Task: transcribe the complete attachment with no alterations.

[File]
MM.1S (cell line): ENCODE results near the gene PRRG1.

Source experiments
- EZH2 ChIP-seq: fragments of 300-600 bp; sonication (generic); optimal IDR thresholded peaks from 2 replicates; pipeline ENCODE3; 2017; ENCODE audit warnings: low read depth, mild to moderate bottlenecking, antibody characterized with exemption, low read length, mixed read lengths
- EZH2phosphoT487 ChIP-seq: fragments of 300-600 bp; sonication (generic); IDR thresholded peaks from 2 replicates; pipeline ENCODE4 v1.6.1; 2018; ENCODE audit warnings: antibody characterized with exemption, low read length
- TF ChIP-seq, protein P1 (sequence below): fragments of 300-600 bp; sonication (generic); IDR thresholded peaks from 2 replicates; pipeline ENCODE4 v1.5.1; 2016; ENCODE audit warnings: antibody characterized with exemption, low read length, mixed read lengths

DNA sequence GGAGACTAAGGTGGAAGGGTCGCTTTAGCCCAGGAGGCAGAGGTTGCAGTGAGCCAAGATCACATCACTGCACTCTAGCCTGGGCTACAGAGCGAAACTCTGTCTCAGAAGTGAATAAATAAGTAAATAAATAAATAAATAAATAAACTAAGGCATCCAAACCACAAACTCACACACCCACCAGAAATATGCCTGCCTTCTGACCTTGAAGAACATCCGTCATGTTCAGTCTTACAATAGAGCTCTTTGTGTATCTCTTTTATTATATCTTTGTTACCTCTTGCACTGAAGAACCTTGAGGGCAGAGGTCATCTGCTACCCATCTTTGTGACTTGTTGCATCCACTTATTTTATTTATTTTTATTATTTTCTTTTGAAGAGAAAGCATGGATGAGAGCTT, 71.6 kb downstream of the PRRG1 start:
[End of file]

MM.1S (cell line): ENCODE results near the gene PRRG1.

Source experiments
- EZH2 ChIP-seq: fragments of 300-600 bp; sonication (generic); optimal IDR thresholded peaks from 2 replicates; pipeline ENCODE3; 2017; ENCODE audit warnings: low read depth, mild to moderate bottlenecking, antibody characterized with exemption, low read length, mixed read lengths
- EZH2phosphoT487 ChIP-seq: fragments of 300-600 bp; sonication (generic); IDR thresholded peaks from 2 replicates; pipeline ENCODE4 v1.6.1; 2018; ENCODE audit warnings: antibody characterized with exemption, low read length
- TF ChIP-seq, protein P1 (sequence below): fragments of 300-600 bp; sonication (generic); IDR thresholded peaks from 2 replicates; pipeline ENCODE4 v1.5.1; 2016; ENCODE audit warnings: antibody characterized with exemption, low read length, mixed read lengths

DNA sequence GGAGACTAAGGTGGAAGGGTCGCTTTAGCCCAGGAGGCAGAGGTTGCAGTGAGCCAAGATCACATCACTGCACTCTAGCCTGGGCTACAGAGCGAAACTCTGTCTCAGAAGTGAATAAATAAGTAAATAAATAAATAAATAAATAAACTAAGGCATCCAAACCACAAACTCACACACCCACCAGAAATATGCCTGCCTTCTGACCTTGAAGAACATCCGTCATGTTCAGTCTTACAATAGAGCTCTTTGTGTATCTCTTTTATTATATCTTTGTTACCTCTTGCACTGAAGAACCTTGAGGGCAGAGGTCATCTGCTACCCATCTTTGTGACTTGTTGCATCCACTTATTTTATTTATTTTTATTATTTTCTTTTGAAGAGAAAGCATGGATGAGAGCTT, 71.6 kb downstream of the PRRG1 start: